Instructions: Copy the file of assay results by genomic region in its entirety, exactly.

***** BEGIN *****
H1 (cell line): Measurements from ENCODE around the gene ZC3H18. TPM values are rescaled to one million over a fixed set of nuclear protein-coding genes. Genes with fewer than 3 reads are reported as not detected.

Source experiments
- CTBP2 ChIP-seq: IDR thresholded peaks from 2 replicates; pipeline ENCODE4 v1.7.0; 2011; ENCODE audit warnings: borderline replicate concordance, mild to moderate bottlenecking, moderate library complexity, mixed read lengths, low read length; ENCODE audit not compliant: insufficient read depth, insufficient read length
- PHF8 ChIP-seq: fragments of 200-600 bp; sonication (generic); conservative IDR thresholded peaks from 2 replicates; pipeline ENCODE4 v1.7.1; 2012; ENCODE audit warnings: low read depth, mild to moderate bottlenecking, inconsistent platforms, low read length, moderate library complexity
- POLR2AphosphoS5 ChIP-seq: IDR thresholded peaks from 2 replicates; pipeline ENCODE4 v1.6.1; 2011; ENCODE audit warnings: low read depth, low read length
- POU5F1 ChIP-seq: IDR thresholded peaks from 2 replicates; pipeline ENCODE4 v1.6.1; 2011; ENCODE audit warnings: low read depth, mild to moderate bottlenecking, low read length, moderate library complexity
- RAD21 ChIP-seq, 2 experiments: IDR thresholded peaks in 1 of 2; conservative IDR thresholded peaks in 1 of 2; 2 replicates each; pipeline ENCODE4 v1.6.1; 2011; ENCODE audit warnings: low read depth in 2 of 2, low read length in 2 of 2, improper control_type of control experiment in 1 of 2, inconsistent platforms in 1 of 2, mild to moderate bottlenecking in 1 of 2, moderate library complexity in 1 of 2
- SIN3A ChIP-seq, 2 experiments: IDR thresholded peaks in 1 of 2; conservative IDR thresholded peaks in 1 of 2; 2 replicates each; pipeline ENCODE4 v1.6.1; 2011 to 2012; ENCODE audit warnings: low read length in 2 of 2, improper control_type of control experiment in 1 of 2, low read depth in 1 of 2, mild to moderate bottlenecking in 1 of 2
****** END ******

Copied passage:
H1 (cell line): Measurements from ENCODE around the gene ZC3H18. TPM values are rescaled to one million over a fixed set of nuclear protein-coding genes. Genes with fewer than 3 reads are reported as not detected.

Source experiments
- CTBP2 ChIP-seq: IDR thresholded peaks from 2 replicates; pipeline ENCODE4 v1.7.0; 2011; ENCODE audit warnings: borderline replicate concordance, mild to moderate bottlenecking, moderate library complexity, mixed read lengths, low read length; ENCODE audit not compliant: insufficient read depth, insufficient read length
- PHF8 ChIP-seq: fragments of 200-600 bp; sonication (generic); conservative IDR thresholded peaks from 2 replicates; pipeline ENCODE4 v1.7.1; 2012; ENCODE audit warnings: low read depth, mild to moderate bottlenecking, inconsistent platforms, low read length, moderate library complexity
- POLR2AphosphoS5 ChIP-seq: IDR thresholded peaks from 2 replicates; pipeline ENCODE4 v1.6.1; 2011; ENCODE audit warnings: low read depth, low read length
- POU5F1 ChIP-seq: IDR thresholded peaks from 2 replicates; pipeline ENCODE4 v1.6.1; 2011; ENCODE audit warnings: low read depth, mild to moderate bottlenecking, low read length, moderate library complexity
- RAD21 ChIP-seq, 2 experiments: IDR thresholded peaks in 1 of 2; conservative IDR thresholded peaks in 1 of 2; 2 replicates each; pipeline ENCODE4 v1.6.1; 2011; ENCODE audit warnings: low read depth in 2 of 2, low read length in 2 of 2, improper control_type of control experiment in 1 of 2, inconsistent platforms in 1 of 2, mild to moderate bottlenecking in 1 of 2, moderate library complexity in 1 of 2
- SIN3A ChIP-seq, 2 experiments: IDR thresholded peaks in 1 of 2; conservative IDR thresholded peaks in 1 of 2; 2 replicates each; pipeline ENCODE4 v1.6.1; 2011 to 2012; ENCODE audit warnings: low read length in 2 of 2, improper control_type of control experiment in 1 of 2, low read depth in 1 of 2, mild to moderate bottlenecking in 1 of 2